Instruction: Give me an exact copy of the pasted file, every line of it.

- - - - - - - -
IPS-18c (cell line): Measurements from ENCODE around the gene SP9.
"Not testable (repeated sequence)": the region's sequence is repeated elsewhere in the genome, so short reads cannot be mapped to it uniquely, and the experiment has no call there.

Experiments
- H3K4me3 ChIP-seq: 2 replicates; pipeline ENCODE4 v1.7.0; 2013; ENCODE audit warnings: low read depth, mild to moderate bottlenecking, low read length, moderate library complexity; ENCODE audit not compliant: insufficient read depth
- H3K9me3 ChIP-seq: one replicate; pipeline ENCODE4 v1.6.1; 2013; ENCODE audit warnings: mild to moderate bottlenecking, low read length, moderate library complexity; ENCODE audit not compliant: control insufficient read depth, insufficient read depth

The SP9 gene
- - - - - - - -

IPS-18c (cell line): Measurements from ENCODE around the gene SP9.
"Not testable (repeated sequence)": the region's sequence is repeated elsewhere in the genome, so short reads cannot be mapped to it uniquely, and the experiment has no call there.

Experiments
- H3K4me3 ChIP-seq: 2 replicates; pipeline ENCODE4 v1.7.0; 2013; ENCODE audit warnings: low read depth, mild to moderate bottlenecking, low read length, moderate library complexity; ENCODE audit not compliant: insufficient read depth
- H3K9me3 ChIP-seq: one replicate; pipeline ENCODE4 v1.6.1; 2013; ENCODE audit warnings: mild to moderate bottlenecking, low read length, moderate library complexity; ENCODE audit not compliant: control insufficient read depth, insufficient read depth

The SP9 gene